WIPO Arbitration and Mediation Center
ADMINISTRATIVE PANEL DECISION
Musidor B.V. v. Steve Crosby
Case No. D2018-2526
1. The Parties
The Complainant is Musidor B.V. of Amsterdam, Netherlands, represented by Novagraaf Nederland B.V., Netherlands.
The Respondent is Steve Crosby of Worcester, Massachusetts, United States of America (“United States”).
2. The Domain Name and Registrar
The disputed domain name <rollingstoned.delivery> is registered with GoDaddy.com, LLC (the “Registrar”).
3. Procedural History
The Complaint was filed with the WIPO Arbitration and Mediation Center (the “Center”) on November 5, 2018. On November 5, 2018, the Center transmitted by email to the Registrar a request for registrar verification in connection with the disputed domain name. On November 6, 2018, the Registrar transmitted by email to the Center its verification response confirming:
(a) it is the Registrar for the disputed domain name;
(b) the disputed domain name is registered in the name of the Respondent and providing the contact details;
(c) the Respondent registered the disputed domain name on September 13, 2018;
(d) the language of the registration agreement is English;
(e) the disputed domain name was registered subject to the Uniform Domain Name Dispute Resolution Policy (the “Policy” or “UDRP”), and the UDRP applies to the disputed domain name.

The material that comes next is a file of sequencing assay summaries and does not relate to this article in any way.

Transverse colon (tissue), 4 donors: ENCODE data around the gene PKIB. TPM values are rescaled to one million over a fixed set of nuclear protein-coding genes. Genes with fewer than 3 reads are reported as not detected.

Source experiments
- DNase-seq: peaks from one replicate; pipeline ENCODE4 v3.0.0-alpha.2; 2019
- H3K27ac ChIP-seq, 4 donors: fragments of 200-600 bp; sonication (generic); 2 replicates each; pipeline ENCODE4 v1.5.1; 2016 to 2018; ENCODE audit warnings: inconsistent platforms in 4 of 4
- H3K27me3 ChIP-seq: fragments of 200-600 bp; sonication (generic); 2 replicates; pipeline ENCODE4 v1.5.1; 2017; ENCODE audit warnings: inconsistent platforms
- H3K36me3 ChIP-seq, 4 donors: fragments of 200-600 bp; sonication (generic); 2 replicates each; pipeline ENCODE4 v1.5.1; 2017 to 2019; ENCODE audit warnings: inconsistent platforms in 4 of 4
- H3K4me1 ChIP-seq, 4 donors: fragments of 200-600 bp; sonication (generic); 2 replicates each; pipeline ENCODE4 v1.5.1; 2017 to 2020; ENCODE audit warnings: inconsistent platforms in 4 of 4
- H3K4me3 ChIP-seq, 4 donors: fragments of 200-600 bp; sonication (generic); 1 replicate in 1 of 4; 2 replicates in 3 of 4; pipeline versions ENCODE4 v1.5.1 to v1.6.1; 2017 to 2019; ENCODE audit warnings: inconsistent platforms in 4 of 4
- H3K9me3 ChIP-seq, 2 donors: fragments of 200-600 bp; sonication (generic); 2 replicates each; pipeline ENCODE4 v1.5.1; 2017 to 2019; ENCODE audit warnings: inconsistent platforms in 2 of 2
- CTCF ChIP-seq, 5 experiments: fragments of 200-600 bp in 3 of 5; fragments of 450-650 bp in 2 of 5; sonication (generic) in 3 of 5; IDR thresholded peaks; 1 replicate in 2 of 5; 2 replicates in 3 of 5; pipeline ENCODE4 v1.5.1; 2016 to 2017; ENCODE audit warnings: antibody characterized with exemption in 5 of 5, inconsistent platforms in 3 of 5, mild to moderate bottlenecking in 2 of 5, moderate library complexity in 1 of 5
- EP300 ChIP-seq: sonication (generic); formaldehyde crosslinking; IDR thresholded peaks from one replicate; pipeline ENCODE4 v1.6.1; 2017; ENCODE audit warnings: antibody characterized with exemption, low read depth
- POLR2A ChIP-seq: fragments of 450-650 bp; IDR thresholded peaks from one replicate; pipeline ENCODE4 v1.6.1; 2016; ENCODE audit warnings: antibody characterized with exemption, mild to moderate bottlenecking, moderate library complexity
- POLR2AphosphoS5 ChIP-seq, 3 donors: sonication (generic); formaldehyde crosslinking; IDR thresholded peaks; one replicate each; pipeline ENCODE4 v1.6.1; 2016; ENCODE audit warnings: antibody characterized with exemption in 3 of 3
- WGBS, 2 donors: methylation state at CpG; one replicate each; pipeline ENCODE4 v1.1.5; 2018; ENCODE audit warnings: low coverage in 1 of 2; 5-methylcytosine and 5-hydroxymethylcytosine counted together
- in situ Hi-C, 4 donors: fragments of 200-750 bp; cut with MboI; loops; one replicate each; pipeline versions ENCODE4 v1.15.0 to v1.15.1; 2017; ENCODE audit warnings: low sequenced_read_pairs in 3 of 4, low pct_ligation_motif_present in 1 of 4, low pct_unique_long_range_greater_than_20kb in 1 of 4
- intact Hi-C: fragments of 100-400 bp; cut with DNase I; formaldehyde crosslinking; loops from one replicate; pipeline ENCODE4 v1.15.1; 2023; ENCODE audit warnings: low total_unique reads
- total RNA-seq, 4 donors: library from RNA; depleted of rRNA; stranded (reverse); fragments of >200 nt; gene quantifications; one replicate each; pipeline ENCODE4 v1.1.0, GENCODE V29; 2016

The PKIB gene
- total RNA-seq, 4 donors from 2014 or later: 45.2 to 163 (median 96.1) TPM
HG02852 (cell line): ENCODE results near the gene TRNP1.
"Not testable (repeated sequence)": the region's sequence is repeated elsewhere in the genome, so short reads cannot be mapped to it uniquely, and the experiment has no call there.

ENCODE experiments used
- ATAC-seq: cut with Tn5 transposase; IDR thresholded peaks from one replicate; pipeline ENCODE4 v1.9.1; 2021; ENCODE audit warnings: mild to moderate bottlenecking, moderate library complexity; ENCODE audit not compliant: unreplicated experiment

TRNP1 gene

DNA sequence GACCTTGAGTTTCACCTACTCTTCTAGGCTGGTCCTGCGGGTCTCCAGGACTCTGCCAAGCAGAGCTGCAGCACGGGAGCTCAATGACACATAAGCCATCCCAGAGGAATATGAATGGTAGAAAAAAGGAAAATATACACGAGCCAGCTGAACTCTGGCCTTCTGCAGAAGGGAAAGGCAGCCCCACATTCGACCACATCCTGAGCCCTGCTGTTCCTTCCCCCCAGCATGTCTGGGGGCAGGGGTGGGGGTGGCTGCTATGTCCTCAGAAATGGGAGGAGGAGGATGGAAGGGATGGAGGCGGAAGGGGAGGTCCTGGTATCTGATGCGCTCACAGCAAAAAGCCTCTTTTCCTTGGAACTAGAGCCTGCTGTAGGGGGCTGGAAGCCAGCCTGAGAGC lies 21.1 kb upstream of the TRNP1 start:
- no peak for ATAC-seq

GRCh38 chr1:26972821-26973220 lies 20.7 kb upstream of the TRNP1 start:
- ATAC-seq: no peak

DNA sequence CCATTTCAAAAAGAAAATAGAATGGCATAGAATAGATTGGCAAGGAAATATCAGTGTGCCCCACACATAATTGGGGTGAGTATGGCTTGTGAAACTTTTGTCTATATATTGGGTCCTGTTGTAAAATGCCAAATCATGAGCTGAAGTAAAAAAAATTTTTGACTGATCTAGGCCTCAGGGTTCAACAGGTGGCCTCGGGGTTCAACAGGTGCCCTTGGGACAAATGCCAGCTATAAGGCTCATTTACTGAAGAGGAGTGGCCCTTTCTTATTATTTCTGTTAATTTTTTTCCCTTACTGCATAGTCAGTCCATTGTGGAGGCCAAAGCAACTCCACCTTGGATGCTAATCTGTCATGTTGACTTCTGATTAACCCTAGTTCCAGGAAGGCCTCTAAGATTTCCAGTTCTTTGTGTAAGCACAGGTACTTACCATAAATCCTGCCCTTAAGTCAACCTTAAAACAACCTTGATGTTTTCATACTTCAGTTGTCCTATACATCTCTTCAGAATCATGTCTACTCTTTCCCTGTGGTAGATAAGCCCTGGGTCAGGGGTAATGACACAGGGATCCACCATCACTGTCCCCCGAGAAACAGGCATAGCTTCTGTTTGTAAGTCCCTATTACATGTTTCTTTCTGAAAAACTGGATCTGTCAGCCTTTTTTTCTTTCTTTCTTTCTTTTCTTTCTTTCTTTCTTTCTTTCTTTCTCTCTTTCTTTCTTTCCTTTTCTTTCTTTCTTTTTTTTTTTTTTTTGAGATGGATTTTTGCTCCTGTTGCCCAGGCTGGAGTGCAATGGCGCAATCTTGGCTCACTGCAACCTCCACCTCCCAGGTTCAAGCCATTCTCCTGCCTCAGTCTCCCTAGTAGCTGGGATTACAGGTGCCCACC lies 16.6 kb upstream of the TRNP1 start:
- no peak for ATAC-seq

The Center verified that the Complaint satisfied the formal requirements of the Policy, the Rules for Uniform Domain Name Dispute Resolution Policy (the “Rules”), and the WIPO Supplemental Rules for Uniform Domain Name Dispute Resolution Policy (the “Supplemental Rules”).
In accordance with the Rules, paragraphs 2 and 4, the Center formally notified the Respondent of the Complaint, and the proceedings commenced on November 13, 2018. In accordance with the Rules, paragraph 5, the due date for Response was December 3, 2018. On December 12, 2018, the Center sent an email to the Parties, noting that, presumably due to an administrative oversight, the Center’s Notification email sent to the Parties was incomplete, and granting the Respondent a five day period to indicate whether it wished to participate in the proceedings. The Respondent did not submit any response. The Center notified the Parties on December 18, 2018, that it would proceed to panel appointment.
The Center appointed Warwick A. Rothnie as the sole panelist in this matter on January 4, 2019. The Panel finds that it was properly constituted. The Panel has submitted the Statement of Acceptance and Declaration of Impartiality and Independence, as required by the Center to ensure compliance with the Rules, paragraph 7.
4. Factual Background